Today's interview is with Nicholas Preston, Katy Huff, and Milad Fatenejad of the The Hacker Within at the University of Wisconsin-Madison.
Tell us a bit about your organization and its goals.
The Hacker Within is a student-run, skill-sharing, interest group dedicated to scientific software development at the University of Wisconsin-Madison. We typically meet every week or two discuss programming and computation. The meetings are also a good place to ask questions, share ideas, and meet others who use computation in their research.
Tell us a bit about the software your group uses.
The software our group uses includes:
Agricultural modelling software (e.g., Agro IBIS, Pegasus)
Natural Language (Processing) Toolkit
Mesh tools (MOAB, MOOSE, etc.)
EES (Engineering Equation Solver)
Bayesian statistical tools (e.g., WinBUGS)
Tell us a bit about what software your group develops.
We primarily develop software for use in-house (e.g., our departments and lab groups), but this varies among our members. Some are involved in open source projects as hobbyists and some of the research tools are being spun into the public domain. Our members develop tools for wide-range of disciplines, including nuclear engineering, physics, medical imaging, geographic information systems, epidemiology, ecology, data visualization, and statistics.
Who are you hoping Software Carpentry will help?
Software Carpentry would help both our group members and colleagues. Our group members often have discipline specific knowledge, but may not have exposure to computational tools which would improve their research efficiency. For example, some are physicists in large research groups without experience using version control and some are Scipy/Numpy wizards who lack experience with data driven web design (for data sharing) or statistics (e.g. R). Everyone would benefit from exposure to new tools, tips, hacks, and languages.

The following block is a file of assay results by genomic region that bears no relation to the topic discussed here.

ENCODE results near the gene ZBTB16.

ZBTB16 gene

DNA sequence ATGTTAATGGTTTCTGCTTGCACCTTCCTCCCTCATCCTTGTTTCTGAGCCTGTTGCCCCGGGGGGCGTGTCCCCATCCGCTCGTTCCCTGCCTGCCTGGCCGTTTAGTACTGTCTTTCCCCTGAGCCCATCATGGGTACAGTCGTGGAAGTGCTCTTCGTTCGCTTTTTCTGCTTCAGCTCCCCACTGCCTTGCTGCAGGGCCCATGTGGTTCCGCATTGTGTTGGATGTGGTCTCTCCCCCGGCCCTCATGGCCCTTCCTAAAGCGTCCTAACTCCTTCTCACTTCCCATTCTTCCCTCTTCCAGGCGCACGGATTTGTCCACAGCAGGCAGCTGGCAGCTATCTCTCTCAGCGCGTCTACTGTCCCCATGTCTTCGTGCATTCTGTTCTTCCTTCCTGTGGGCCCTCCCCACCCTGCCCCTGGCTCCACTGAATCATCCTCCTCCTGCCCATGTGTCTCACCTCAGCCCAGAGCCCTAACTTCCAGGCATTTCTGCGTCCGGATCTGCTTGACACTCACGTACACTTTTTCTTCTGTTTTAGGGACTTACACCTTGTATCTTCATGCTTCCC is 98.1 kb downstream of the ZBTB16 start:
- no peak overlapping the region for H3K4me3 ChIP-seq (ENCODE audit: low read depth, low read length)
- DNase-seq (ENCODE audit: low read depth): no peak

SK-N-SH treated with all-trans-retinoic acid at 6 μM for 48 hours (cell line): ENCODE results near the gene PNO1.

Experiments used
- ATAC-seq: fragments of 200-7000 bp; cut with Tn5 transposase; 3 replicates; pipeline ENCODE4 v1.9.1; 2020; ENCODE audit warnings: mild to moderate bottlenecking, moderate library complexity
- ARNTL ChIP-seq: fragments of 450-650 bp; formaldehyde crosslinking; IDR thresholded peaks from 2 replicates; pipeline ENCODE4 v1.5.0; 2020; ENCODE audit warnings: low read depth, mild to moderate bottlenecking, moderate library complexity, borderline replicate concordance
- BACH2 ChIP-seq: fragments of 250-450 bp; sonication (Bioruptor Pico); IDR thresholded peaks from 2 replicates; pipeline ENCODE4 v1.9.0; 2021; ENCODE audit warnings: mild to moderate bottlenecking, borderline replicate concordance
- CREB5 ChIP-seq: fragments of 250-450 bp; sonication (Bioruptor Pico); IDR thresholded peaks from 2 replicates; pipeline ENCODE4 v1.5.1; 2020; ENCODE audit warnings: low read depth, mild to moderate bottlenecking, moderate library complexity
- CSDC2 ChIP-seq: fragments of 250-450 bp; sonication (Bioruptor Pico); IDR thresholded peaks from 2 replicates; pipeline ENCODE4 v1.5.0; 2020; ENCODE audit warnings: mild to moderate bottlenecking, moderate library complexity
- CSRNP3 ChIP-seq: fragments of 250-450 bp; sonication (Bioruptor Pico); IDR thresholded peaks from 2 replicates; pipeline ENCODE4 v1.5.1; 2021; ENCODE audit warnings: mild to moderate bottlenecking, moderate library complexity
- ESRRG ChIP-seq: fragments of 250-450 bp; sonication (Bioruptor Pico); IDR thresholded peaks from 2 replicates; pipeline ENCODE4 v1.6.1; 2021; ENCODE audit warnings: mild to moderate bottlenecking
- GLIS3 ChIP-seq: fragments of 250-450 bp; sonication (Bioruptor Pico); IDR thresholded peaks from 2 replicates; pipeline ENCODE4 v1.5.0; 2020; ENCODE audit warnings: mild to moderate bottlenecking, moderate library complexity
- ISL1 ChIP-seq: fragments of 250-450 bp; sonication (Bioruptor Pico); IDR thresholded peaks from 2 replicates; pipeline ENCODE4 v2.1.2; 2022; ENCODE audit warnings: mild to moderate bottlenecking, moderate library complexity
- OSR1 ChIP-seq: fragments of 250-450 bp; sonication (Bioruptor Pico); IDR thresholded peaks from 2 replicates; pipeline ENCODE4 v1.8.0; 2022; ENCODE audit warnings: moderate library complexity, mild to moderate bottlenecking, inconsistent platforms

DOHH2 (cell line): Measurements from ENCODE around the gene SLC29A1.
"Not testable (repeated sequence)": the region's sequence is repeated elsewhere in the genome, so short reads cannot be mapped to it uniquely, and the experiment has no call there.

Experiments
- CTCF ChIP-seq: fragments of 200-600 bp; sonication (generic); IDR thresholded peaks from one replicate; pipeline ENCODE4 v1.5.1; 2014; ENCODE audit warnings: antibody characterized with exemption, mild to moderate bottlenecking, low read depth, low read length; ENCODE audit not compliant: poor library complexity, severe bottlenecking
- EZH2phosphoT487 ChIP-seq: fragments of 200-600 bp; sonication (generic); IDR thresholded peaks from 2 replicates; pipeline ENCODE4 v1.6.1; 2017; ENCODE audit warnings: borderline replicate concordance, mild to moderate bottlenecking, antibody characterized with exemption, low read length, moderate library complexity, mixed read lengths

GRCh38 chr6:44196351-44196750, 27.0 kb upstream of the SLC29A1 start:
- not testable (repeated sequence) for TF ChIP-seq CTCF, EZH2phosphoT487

As for our colleagues, the course would be useful for attracting new members to our organization; many of whom have basic scripting (hacking) experience with a specific research tool but have limited general programming literacy. Often potential members express an interest in contributing to open source projects, but they are unsure where to begin and are not familiar with the tools for collaborative code development.
How do you hope the course will help them?
The fundamentals of being a good programmer. Our colleagues are increasingly expected to program for their research, but most don't have formal computer science training. Rather than taking a general course, there is tremendous interest in learning specific and applied skills, such as how to use a text editor, how to do version control, or how to debug. It would be ideal if we could also communicate general "best practices" and concepts that are language agnostic.
How will you tell what impact the course has had?
We have been individually monitoring the development of the course materials, but have not yet used the materials for teaching. When classes, and our Hacker Within meetings, resume this fall (2010) we plan to work through some of the modules in our meetings and do some test teaching with our colleagues.